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Alison - posted on 12/03/2008

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Celiac definitely runs in families my dad and 2 of his cousins are celiacs and also my 9 yr old son Jack was diagnosed last year after a 8 yr battle convincing the doctor something was wrong. We introduced gluten when Jack was around 6 months old and almost immediately his weight started to drop. As they get older, i find grumpiness a factor i always know if Jack has cheated on his diet. I must point out however that loose, pale stools are not always the main sympton. Jack suffered with severe constipation with only intermittent diarrhoea. Please if u decide to get yr child tested for celiac either by blood test or biopsy you must feed them plenty of gluten even if it makes them ill otherwise the tests will come back either inconclusive or as a false negative. Hope this helps xx

Lisa - posted on 12/02/2008

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Kathy-I don't want this to come off the wrong way but with the statistical information that Celiac disease is 1 in 133 americans but 99% are misdiagnosed meaning that 99% of americans with celiac disease don't even know that they have it. American DRs have no idea how to diagnose Celiac Disease unless someone has GI problems. I would consider it a blessing that you are able to find out that your daughter has it and I would never speculate that she may not have it. It is such a common autoimmune disorder as well as hereditary that I would be safe to assume that your other kids that had reflux have it as well. Along with the other family members that are suffering from reflux. There is so much other information to research about celiac disease, it is not all about GI problems. I know that doing the diet suck but your daughter will thank you in the long run. I believe I was born with it and the DR told my mom to stop breastfeeding me and I have always been small and I have scoliosis which gives me a great deal of pain. If I had been diagnosed as a young child I may not have such a bad back. I would have had the opportunity to grow properly.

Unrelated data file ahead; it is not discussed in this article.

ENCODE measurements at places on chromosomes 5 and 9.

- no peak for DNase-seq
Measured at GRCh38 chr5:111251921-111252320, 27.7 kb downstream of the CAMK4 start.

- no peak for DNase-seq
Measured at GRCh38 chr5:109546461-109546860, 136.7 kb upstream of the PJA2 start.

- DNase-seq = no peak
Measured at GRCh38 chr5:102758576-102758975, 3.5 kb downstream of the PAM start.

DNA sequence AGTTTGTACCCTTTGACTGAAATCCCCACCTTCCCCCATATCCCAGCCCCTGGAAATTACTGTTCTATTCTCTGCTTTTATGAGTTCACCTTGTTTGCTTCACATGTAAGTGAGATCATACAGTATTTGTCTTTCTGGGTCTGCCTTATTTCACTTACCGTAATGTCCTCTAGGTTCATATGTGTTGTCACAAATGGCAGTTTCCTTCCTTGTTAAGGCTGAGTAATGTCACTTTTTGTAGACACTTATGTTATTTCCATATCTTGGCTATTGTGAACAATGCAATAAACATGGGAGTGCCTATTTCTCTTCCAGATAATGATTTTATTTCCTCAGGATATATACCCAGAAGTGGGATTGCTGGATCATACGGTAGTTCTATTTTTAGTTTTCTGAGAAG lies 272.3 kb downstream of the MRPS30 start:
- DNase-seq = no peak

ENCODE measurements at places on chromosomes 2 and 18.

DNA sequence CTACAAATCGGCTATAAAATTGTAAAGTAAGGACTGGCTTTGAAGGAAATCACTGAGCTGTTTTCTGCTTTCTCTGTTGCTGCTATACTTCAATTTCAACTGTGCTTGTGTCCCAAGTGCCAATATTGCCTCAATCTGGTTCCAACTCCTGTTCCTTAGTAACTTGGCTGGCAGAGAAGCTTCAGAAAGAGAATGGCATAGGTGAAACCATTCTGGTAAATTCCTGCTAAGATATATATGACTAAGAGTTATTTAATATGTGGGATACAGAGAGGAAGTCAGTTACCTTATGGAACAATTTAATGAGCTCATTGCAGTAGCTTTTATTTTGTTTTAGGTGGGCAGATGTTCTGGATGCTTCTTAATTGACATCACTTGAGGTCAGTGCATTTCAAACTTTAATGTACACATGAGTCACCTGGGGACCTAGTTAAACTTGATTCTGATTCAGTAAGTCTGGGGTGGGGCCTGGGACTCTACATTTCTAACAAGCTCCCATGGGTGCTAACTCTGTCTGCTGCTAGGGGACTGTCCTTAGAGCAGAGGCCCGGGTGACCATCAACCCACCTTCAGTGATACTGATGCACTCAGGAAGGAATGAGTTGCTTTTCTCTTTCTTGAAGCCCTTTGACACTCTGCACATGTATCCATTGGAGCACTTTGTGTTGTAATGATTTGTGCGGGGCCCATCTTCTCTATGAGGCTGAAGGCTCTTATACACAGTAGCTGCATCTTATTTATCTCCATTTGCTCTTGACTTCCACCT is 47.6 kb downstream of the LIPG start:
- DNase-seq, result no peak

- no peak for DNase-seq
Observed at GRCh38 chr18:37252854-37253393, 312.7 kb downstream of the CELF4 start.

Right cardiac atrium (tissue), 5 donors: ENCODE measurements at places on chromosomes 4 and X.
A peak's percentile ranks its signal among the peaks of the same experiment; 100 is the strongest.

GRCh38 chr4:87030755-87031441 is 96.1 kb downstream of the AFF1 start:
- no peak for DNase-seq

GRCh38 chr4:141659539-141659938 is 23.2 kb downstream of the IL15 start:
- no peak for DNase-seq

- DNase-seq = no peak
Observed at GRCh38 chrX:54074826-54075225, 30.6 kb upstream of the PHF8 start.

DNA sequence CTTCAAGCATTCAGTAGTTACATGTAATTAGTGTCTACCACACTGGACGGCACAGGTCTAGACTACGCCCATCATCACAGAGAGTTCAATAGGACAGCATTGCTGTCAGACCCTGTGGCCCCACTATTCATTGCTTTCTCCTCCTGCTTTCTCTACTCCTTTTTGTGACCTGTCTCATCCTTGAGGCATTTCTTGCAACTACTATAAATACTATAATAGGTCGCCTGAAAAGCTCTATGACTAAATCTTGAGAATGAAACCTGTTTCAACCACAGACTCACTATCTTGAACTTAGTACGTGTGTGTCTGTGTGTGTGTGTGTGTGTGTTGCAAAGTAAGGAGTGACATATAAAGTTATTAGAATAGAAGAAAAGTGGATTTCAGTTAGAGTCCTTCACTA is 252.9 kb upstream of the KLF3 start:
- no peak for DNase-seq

Görel - posted on 11/23/2008

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Hi Leanne,

you cannot test for CD before you have introduced gluten. And IF, I say IF your son develops CD, it can happen at any age. Don¨t worry too much, and do not blame yourself if it happens.



Here in Sweden we are recomended to introduce gluten while still breastfeeding. The previous recomendatons where just like the ones that seem to be in the US now - to wait until they are a year old. This late introduction led to an EPIDEMIC development of CD in Sweden - here at least 3/100 children born in the mid 90ies have already developed CD. It might be something to think about...

Leanne - posted on 11/23/2008

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Hi Kristin,

My husband was diagnosed while in his 20's as well. We have a 9 month old and I'm concerned about CD. Our ped told us not to introduce gluten til he's at least 1. I hate to give him gluten if he's going to have a reaction but at least we know what to look for. Can they test before gluten is introduced?

Kristin - posted on 11/22/2008

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Hi Kathy and Kate,
I was diagnosed with celiac when I was in my 20s. I was always in the 99th percentile in terms of height as a kid and did not have any symptoms until I got older. So it is definitely possible to have celiac without having any of the typical symptoms. I have a two month old and I'm also concerned that she might have celiac as well. The doctor told us to avoid introducing any gluten into her diet until she can be tested.